Last month, I ran my bi-annual tour on the magical island of Santorini, Greece. For me, Santorini is the ultimate place to practice what some landscape photographers might call ‘art’ photography – note that I did not say ‘fine art’, as the meaning of fine art is quite blurry. The villages are built on-top of the volcanic cliffs and are a real feast for the eyes. On every street corner, tiny path or ground level, a different picture just leaps out to be captured.
Santorini can totally change the way you see through your lens, and this is something that I always try to convey and encourage the participants to embrace; to offer them a different view/angle of our much-loved hobby/passion. It can be a bit intimidating at first, however, as you spend time walking along the cliff-top villages and lose yourself in the magic of your surroundings, everything seems to change. You leave behind all your prior knowledge, switch off this genre’s mentality and enter a completely new world; a world you never before knew existed, a world that could change the way you see photography forever.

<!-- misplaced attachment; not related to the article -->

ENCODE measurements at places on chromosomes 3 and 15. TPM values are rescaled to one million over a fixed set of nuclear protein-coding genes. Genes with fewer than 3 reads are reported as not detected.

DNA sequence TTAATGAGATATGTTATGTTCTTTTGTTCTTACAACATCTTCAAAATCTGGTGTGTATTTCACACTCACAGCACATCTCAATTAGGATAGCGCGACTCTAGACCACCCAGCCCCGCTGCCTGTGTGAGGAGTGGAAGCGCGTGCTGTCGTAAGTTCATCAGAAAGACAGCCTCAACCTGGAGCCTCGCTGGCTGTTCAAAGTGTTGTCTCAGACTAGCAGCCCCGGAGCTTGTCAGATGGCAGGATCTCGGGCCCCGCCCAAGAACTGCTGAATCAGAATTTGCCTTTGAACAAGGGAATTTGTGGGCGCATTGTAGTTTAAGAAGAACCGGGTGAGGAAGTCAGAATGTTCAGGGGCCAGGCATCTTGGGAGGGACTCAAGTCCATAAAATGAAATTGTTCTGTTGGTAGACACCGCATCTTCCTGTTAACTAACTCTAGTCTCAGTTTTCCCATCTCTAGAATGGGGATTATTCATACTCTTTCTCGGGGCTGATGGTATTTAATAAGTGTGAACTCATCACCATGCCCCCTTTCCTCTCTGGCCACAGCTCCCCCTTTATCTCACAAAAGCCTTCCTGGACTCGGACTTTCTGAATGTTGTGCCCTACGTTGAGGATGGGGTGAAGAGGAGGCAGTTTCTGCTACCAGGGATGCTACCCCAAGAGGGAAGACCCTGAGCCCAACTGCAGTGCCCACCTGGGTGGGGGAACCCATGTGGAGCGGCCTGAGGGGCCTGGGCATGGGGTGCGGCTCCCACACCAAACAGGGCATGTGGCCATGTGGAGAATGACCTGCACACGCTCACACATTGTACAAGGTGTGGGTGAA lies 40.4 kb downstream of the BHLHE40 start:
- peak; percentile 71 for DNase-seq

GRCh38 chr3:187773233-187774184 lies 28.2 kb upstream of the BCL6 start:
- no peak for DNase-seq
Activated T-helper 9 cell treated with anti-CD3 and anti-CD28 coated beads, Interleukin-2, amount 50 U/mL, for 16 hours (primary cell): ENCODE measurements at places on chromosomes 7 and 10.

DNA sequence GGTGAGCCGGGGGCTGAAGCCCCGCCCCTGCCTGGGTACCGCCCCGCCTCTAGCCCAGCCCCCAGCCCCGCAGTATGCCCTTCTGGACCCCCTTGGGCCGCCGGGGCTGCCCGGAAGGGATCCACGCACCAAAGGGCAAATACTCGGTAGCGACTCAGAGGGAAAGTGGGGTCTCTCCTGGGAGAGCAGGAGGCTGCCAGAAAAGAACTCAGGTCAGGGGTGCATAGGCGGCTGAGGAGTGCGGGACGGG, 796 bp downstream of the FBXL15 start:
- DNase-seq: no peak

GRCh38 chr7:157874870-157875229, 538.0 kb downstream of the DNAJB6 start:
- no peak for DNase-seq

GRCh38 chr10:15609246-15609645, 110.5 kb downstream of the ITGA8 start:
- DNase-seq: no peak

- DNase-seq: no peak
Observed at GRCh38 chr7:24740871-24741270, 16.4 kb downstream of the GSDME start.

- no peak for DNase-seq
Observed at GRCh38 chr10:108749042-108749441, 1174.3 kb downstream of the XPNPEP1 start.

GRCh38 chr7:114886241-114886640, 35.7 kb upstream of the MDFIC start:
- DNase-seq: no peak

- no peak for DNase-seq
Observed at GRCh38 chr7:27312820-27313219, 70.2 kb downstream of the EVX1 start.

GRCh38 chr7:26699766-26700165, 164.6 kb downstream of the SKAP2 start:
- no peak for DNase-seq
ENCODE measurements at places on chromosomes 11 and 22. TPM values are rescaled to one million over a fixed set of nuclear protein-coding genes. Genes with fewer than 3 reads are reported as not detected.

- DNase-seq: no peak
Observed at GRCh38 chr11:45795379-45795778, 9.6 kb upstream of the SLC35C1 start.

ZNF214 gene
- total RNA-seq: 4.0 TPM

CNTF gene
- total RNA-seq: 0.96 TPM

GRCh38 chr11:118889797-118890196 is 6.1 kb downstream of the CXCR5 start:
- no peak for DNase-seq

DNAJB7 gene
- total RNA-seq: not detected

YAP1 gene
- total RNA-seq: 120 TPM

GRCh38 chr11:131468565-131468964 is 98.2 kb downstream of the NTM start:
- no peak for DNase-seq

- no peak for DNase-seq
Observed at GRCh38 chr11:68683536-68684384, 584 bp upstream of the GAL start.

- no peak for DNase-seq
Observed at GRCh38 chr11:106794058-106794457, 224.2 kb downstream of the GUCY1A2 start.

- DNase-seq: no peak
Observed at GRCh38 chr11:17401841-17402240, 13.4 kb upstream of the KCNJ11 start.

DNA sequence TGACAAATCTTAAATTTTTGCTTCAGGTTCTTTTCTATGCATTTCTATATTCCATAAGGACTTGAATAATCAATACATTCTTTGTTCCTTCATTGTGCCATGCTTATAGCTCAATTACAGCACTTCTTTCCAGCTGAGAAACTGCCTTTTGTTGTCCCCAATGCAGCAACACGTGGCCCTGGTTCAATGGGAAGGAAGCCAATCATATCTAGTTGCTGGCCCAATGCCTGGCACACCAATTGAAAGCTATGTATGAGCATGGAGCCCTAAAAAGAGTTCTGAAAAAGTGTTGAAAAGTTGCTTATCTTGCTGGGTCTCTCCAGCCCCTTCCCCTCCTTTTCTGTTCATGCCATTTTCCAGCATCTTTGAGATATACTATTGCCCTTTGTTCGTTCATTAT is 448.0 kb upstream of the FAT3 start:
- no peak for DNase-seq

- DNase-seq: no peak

Some of my participants can be a bit skeptical initially. They had perhaps expected more landscape photography to be available and, to be honest, Santorini has little ‘classic’ landscape photography to show for itself. However, what it lacks in ‘classic’, it offers tenfold in ‘art’. By opening their minds to the beauty of the area and allowing it to inspire them, every single person had some exceptional images to take back with them. The unique Greek hospitality and incredible food perfectly encapsulate the experience and are deserving of a whole letter of their own, so I’ll leave that for another time!
Dimitri Vasileiou, Editor of LPM firstname.lastname@example.org
Let go of the rigid truth about good and bad light. As Rafael Rojas says, you need to reach the conclusion that no light is bad or good and that all kinds of light are equally suitable for expressive photography